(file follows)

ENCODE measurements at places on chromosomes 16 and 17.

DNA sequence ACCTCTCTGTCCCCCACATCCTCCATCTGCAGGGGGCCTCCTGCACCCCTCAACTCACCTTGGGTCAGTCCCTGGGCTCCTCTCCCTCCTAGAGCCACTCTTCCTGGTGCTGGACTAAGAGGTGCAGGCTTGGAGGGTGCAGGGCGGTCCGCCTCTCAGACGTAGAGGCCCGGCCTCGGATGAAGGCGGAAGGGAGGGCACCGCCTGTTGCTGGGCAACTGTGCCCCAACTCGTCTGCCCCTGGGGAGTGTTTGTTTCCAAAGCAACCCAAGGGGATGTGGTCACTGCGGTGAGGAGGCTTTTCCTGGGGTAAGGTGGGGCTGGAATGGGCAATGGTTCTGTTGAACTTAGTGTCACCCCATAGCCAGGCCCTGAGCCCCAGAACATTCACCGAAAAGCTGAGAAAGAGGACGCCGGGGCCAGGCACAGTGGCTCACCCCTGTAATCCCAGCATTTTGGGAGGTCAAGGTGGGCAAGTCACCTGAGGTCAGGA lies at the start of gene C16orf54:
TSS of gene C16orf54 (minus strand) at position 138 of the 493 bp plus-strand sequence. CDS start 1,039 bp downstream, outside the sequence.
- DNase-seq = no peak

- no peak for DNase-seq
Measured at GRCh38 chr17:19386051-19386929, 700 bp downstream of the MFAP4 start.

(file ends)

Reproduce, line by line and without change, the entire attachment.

ENCODE measurements at places on chromosomes 16 and 17.

DNA sequence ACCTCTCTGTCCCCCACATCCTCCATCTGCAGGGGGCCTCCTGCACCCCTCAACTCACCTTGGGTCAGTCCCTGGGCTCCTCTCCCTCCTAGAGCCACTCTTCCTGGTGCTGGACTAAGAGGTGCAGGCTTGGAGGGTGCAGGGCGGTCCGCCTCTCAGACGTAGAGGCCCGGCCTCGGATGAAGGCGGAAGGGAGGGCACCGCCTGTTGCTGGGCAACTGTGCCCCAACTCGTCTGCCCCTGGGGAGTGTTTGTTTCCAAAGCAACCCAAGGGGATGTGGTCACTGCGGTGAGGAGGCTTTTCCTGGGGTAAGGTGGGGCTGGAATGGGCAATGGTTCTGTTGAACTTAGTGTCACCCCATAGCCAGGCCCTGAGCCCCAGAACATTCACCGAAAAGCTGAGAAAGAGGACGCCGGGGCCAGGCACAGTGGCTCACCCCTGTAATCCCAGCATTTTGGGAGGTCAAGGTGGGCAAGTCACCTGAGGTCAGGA lies at the start of gene C16orf54:
TSS of gene C16orf54 (minus strand) at position 138 of the 493 bp plus-strand sequence. CDS start 1,039 bp downstream, outside the sequence.
- DNase-seq = no peak

- no peak for DNase-seq
Measured at GRCh38 chr17:19386051-19386929, 700 bp downstream of the MFAP4 start.